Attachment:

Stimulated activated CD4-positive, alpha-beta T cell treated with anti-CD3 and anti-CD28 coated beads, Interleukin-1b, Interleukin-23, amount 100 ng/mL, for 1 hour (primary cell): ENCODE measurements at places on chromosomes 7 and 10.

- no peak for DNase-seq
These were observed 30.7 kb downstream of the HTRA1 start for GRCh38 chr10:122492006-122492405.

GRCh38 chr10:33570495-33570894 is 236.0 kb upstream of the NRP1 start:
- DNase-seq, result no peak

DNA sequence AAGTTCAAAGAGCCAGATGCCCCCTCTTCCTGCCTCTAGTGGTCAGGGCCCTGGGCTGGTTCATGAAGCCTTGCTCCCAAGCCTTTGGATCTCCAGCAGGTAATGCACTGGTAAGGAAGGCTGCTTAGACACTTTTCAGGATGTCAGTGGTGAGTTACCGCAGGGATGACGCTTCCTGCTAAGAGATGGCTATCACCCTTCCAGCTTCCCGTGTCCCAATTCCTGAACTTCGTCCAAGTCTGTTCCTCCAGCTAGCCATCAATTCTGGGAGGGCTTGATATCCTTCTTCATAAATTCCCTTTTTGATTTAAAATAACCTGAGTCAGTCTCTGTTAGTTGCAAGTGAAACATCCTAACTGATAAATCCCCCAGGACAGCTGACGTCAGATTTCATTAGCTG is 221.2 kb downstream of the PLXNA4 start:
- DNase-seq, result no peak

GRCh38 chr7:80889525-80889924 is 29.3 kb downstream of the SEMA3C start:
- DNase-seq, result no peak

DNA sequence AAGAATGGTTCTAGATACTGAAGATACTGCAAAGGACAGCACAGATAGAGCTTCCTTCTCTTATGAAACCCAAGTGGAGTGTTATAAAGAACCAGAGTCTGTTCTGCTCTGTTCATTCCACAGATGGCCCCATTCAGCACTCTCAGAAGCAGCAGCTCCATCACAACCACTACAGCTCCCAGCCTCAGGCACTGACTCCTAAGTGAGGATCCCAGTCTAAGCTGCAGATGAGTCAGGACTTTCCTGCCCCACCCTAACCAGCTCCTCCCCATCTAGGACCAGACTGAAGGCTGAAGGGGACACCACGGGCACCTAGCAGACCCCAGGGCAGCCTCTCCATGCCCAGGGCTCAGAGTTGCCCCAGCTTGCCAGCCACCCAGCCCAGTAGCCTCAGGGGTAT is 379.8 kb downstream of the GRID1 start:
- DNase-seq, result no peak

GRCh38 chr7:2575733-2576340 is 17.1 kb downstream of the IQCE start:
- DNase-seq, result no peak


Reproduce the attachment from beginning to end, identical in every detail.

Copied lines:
Stimulated activated CD4-positive, alpha-beta T cell treated with anti-CD3 and anti-CD28 coated beads, Interleukin-1b, Interleukin-23, amount 100 ng/mL, for 1 hour (primary cell): ENCODE measurements at places on chromosomes 7 and 10.

- no peak for DNase-seq
These were observed 30.7 kb downstream of the HTRA1 start for GRCh38 chr10:122492006-122492405.

GRCh38 chr10:33570495-33570894 is 236.0 kb upstream of the NRP1 start:
- DNase-seq, result no peak

DNA sequence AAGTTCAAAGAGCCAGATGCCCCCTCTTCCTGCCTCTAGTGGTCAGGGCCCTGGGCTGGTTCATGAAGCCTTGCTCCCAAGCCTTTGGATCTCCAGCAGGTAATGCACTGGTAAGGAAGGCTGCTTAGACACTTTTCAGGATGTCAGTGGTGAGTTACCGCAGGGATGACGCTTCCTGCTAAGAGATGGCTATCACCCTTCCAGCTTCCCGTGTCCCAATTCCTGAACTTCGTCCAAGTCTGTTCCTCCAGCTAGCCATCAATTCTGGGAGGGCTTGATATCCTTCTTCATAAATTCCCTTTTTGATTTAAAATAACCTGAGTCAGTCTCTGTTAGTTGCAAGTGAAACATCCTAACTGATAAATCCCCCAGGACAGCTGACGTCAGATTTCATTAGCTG is 221.2 kb downstream of the PLXNA4 start:
- DNase-seq, result no peak

GRCh38 chr7:80889525-80889924 is 29.3 kb downstream of the SEMA3C start:
- DNase-seq, result no peak

DNA sequence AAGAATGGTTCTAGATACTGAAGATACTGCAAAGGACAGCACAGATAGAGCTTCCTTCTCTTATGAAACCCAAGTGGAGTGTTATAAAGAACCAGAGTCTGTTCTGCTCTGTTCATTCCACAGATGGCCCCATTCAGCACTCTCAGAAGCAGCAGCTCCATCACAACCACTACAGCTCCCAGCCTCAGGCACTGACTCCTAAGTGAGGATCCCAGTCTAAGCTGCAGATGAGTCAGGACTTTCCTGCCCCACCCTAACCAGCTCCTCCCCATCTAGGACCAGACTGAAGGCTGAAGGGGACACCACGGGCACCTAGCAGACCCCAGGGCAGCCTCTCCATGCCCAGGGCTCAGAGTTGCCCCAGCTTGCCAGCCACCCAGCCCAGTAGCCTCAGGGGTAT is 379.8 kb downstream of the GRID1 start:
- DNase-seq, result no peak

GRCh38 chr7:2575733-2576340 is 17.1 kb downstream of the IQCE start:
- DNase-seq, result no peak